At issue is that seemingly quaint technology called an “antenna.” Aereo says it is simply providing consumers with a virtual “digital” antenna that connects with the Internet. The brief says that’s not quite right, because Aereo’s antenna is not just a bunch of metal on a rooftop: "Unlike a purveyor of home antennas, or the lessor of hilltop space on which individual consumers may erect their own antennas, respondent does not simply provide access to equipment or other property that facilitates customers' reception of broadcast signals. Rather, respondent operates an integrated system -- i.e., a 'device or process' [emphasis added]-- whose functioning depends on its customers' shared use of common facilities."
A “home antenna” receives signals directly from a TV station’s tower. Aereo’s antennas? They might be “individual” in theory, but they’re actually a “process,” according to the brief. That process also presumably includes the monthly payments Aereo customers need to make. (Perhaps Aereo should switch to a one-time purchase of its “antenna” akin to buying a home antenna at Best Buy.)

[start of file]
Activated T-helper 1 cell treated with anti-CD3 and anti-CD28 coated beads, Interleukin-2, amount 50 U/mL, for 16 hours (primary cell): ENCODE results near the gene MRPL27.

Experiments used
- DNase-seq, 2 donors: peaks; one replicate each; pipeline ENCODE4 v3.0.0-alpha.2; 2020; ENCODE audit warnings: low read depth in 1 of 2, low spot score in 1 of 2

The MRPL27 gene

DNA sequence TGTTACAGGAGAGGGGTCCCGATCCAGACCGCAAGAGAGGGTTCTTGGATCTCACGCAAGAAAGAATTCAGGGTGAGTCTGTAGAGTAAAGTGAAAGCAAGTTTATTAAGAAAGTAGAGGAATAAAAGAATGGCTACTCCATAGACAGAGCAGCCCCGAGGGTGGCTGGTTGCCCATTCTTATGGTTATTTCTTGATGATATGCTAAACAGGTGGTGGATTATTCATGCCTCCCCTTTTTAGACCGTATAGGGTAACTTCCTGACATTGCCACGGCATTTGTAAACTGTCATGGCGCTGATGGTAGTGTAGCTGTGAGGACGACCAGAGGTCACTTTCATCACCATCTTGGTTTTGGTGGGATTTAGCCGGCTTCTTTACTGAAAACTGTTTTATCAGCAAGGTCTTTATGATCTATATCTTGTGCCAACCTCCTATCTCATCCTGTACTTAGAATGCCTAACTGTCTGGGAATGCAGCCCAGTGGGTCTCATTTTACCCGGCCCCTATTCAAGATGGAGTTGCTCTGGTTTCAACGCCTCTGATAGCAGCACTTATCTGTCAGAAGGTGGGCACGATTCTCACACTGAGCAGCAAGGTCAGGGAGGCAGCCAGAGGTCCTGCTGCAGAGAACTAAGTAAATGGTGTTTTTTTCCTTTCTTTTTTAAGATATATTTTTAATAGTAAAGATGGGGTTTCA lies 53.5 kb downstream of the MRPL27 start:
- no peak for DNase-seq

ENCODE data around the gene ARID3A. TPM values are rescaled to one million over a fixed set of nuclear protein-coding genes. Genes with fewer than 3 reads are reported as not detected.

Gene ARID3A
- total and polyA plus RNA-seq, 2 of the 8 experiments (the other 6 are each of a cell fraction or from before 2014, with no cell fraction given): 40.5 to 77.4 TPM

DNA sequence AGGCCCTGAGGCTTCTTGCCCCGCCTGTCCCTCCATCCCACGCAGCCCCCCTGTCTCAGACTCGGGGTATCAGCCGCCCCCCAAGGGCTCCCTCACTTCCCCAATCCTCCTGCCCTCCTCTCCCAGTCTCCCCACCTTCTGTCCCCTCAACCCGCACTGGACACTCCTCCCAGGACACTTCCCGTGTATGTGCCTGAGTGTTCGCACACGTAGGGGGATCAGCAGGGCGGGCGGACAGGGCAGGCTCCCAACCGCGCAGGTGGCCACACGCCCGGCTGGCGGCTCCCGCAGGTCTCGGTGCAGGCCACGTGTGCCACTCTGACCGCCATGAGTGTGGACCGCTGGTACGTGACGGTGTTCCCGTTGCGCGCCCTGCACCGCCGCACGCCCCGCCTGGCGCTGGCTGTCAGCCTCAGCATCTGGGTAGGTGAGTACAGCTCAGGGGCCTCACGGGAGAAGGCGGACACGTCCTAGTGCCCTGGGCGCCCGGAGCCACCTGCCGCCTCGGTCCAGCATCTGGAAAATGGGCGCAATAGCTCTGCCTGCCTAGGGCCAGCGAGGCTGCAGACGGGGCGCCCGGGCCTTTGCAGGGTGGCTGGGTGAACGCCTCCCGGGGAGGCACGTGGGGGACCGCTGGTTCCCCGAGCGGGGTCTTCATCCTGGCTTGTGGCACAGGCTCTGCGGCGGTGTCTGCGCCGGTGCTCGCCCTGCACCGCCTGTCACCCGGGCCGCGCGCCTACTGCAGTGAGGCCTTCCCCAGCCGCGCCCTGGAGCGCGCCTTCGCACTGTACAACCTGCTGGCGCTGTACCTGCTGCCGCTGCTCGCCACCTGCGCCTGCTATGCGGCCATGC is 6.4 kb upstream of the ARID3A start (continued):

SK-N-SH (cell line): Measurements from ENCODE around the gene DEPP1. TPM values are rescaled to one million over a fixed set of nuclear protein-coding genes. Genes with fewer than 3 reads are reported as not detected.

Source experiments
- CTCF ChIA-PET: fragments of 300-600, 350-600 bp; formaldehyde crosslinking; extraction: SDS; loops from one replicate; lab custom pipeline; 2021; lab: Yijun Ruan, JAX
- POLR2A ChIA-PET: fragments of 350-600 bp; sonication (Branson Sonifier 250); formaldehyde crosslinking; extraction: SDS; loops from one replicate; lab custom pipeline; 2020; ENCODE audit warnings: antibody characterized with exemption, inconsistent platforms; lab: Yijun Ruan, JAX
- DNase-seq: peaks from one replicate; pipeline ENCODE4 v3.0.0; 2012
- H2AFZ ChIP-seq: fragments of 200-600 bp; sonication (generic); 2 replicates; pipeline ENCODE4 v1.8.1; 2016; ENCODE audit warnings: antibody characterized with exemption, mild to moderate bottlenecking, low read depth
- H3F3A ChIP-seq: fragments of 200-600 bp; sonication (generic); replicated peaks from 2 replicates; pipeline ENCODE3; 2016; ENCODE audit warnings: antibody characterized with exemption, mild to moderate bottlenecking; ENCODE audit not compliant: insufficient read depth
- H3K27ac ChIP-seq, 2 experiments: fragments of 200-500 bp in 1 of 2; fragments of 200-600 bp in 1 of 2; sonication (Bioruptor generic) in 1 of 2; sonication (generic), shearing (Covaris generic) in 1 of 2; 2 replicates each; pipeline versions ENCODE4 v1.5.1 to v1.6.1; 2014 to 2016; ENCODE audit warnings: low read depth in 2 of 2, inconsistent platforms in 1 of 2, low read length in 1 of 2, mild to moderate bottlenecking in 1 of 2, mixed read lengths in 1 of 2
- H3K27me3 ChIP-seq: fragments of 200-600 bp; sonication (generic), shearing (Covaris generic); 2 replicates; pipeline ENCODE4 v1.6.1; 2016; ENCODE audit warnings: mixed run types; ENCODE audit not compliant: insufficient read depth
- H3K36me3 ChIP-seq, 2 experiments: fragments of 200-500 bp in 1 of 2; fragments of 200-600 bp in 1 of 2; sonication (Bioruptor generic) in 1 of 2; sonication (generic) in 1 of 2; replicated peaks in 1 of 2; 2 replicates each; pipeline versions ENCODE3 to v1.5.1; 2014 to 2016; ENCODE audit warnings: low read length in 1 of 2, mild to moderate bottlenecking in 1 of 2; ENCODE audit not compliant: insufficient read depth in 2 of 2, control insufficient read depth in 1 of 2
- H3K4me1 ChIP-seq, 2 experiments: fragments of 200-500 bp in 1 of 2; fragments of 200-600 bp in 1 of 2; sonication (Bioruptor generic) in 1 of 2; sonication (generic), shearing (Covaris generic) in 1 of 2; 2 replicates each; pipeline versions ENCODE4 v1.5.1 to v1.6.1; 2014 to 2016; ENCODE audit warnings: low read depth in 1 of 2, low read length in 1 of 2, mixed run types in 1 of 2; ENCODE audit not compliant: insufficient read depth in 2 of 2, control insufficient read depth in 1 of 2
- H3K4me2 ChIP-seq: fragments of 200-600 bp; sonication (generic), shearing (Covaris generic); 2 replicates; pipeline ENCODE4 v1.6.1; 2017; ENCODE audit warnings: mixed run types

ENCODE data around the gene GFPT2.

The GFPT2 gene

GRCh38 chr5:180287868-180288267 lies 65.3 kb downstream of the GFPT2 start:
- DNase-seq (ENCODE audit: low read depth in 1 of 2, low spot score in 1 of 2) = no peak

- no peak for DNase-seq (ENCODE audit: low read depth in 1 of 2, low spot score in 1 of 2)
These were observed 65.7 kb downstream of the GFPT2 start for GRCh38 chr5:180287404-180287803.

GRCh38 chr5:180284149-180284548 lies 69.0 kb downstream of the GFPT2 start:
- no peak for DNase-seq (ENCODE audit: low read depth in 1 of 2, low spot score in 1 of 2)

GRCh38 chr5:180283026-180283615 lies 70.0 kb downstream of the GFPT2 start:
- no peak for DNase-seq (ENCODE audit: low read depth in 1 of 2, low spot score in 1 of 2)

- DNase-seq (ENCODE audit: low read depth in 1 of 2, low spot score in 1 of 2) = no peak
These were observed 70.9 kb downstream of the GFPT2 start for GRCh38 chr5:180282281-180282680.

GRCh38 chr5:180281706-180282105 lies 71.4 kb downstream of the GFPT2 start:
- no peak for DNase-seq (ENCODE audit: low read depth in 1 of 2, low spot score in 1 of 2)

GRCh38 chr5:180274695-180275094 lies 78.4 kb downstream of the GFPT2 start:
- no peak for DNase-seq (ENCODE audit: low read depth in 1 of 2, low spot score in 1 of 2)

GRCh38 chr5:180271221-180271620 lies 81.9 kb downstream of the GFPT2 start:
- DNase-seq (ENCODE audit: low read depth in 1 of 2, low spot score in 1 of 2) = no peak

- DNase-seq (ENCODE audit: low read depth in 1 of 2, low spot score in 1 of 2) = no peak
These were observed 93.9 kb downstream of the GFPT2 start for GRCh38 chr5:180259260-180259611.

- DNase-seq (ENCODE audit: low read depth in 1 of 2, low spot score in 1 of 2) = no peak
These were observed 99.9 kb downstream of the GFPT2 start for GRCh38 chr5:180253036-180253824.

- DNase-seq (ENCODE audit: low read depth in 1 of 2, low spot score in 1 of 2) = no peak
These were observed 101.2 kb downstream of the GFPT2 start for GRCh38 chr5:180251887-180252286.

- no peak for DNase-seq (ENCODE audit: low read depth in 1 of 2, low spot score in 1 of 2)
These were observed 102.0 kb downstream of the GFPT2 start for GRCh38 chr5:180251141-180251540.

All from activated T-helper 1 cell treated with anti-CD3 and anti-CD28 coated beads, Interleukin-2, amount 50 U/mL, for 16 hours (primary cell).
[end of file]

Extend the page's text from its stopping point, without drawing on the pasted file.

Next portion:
While the brief plainly says that Aereo is “retransmitting broadcast content to the public,” it also backs Aereo’s efforts to run a legitimate business. But Aereo would need to pay the proper freight -- fees to content owners -- for acquiring copyrighted content.
The digital “antenna” concept is an easily digestible marketing theme that everyone can understand. But any operation that runs via Internet technology is always a bit more complicated.
Perhaps this question should be asked: Can the average U.S. TV household connect to content by setting up its own virtual “digital” antenna -- with no company acting as middleman?
In April, the Supreme Court will hold a hearing on the Aereo case, and by June, broadcasters will know where they stand.